The pharmaceutical behemoth Pfizer has agreed to pay $2.3B in fines levied by the U.S. government for allegedly violating federal drug rules. You can read about it here.
And now, the astonishing fact: Pfizer's stock closed TEN CENTS lower than yesterday, at $16.28 a share.
That Pfizer stock would do so well in the face of a record-breaking fine can only mean a couple of things:
1) the market expected the fine to be bigger than $2.3B and this was good news; or
2) the fine was such a small piece of Pfizer's profits, and the advantages that came from breaking the law so big, that even a $2.3B fine is small potatoes for a company like Pfizer.
3) the market had already anticipated the loss and spread it over a few trading days. Even so, Pfizer only lost about $.60 since Aug 28.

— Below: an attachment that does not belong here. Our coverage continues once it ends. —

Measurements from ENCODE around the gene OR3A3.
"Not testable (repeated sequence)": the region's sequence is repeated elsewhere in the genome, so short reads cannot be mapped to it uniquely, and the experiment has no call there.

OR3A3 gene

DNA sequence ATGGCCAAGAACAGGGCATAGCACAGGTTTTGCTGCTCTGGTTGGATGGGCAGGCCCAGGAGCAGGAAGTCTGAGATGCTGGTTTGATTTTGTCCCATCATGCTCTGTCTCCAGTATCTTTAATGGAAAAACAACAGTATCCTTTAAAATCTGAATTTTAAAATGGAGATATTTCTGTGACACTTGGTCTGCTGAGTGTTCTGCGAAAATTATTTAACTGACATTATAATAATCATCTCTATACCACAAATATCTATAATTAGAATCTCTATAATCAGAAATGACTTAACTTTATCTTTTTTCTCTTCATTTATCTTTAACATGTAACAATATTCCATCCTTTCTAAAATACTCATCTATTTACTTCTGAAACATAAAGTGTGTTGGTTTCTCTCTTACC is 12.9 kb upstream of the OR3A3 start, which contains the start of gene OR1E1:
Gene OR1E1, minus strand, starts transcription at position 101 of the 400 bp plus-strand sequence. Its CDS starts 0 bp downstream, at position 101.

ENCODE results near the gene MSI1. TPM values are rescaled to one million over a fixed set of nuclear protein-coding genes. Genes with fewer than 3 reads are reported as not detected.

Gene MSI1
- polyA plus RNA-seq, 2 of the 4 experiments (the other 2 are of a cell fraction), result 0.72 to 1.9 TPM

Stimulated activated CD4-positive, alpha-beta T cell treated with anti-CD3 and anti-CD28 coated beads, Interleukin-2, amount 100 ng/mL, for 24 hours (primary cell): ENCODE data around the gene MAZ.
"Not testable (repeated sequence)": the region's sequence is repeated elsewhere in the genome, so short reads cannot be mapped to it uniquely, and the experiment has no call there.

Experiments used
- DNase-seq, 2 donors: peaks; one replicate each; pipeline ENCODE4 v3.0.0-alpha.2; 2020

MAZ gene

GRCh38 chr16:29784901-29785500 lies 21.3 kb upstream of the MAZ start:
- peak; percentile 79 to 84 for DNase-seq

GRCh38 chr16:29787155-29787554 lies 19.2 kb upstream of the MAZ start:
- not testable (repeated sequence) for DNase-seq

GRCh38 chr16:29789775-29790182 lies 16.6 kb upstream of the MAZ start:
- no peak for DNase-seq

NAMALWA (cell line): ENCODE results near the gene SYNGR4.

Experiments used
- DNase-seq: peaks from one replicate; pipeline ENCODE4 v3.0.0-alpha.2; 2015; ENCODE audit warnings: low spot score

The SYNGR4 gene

Now consider this: On August 18, Pfizer reported worse than expected profits, with its first first quarter profits "dropping" to $2.78B. There you have it. The largest fine ever paid by a drug company does not even wipe out all of the profits from the first quarter of FY 2010.
It's okay to make money in America, nothing wrong with that. But when you make a big chunk of that obscene amount of money by gouging American consumers (for example, by buying political support to prevent the government from negotiating drug prices for government-funded programs, like every other civilized government in the world does with drug companies), is there nothing wrong with it still? Remember that, as a torrent of anti-reform ads hit the airwaves. (Incidentally, you should not see any anti-reform ads from the Pfizer or any other pharmaceutical company because the White House has already been bought, pledging not to force price negotiation on the drug industry in exchange for $80B in drug price discounts over the next 10 years, and a $150m advertising committment by PhRMA in support of health care reform.)
Like Justice Potter Stewart said in Jacobellis v. Ohio, I know obscenity when I see it, and it's not Janet Jackson's nipple during the Superbowl.